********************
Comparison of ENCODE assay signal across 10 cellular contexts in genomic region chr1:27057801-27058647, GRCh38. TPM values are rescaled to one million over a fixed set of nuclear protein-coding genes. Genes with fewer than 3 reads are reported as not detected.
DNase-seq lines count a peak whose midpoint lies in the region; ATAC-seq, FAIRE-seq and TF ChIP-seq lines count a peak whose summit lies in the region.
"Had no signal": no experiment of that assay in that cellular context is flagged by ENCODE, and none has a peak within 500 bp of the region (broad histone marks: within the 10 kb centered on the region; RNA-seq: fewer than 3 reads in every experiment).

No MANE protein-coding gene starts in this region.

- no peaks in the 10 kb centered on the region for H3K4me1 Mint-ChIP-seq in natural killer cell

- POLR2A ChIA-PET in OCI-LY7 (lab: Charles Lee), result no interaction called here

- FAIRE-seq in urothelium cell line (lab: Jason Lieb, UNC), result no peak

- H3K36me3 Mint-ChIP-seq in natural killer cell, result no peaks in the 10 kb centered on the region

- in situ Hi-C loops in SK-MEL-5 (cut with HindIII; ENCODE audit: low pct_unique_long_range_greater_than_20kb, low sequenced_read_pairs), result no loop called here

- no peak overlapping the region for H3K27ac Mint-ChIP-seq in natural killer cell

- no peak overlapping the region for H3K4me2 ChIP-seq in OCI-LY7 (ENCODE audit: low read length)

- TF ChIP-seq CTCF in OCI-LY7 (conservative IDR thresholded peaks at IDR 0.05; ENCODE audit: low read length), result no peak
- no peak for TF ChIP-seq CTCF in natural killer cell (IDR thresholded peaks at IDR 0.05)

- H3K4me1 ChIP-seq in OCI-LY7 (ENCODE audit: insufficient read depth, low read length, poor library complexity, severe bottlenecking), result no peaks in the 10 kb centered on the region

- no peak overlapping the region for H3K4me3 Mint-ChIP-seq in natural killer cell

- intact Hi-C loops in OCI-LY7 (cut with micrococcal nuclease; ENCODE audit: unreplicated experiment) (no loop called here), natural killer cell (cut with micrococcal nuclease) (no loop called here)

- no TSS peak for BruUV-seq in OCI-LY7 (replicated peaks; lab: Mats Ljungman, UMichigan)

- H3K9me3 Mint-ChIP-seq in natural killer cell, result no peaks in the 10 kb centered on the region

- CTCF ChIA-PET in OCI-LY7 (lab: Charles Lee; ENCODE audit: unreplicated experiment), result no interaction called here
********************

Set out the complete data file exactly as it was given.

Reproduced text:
Comparison of ENCODE assay signal across 10 cellular contexts in genomic region chr1:27057801-27058647, GRCh38. TPM values are rescaled to one million over a fixed set of nuclear protein-coding genes. Genes with fewer than 3 reads are reported as not detected.
DNase-seq lines count a peak whose midpoint lies in the region; ATAC-seq, FAIRE-seq and TF ChIP-seq lines count a peak whose summit lies in the region.
"Had no signal": no experiment of that assay in that cellular context is flagged by ENCODE, and none has a peak within 500 bp of the region (broad histone marks: within the 10 kb centered on the region; RNA-seq: fewer than 3 reads in every experiment).

No MANE protein-coding gene starts in this region.

- no peaks in the 10 kb centered on the region for H3K4me1 Mint-ChIP-seq in natural killer cell

- POLR2A ChIA-PET in OCI-LY7 (lab: Charles Lee), result no interaction called here

- FAIRE-seq in urothelium cell line (lab: Jason Lieb, UNC), result no peak

- H3K36me3 Mint-ChIP-seq in natural killer cell, result no peaks in the 10 kb centered on the region

- in situ Hi-C loops in SK-MEL-5 (cut with HindIII; ENCODE audit: low pct_unique_long_range_greater_than_20kb, low sequenced_read_pairs), result no loop called here

- no peak overlapping the region for H3K27ac Mint-ChIP-seq in natural killer cell

- no peak overlapping the region for H3K4me2 ChIP-seq in OCI-LY7 (ENCODE audit: low read length)

- TF ChIP-seq CTCF in OCI-LY7 (conservative IDR thresholded peaks at IDR 0.05; ENCODE audit: low read length), result no peak
- no peak for TF ChIP-seq CTCF in natural killer cell (IDR thresholded peaks at IDR 0.05)

- H3K4me1 ChIP-seq in OCI-LY7 (ENCODE audit: insufficient read depth, low read length, poor library complexity, severe bottlenecking), result no peaks in the 10 kb centered on the region

- no peak overlapping the region for H3K4me3 Mint-ChIP-seq in natural killer cell

- intact Hi-C loops in OCI-LY7 (cut with micrococcal nuclease; ENCODE audit: unreplicated experiment) (no loop called here), natural killer cell (cut with micrococcal nuclease) (no loop called here)

- no TSS peak for BruUV-seq in OCI-LY7 (replicated peaks; lab: Mats Ljungman, UMichigan)

- H3K9me3 Mint-ChIP-seq in natural killer cell, result no peaks in the 10 kb centered on the region

- CTCF ChIA-PET in OCI-LY7 (lab: Charles Lee; ENCODE audit: unreplicated experiment), result no interaction called here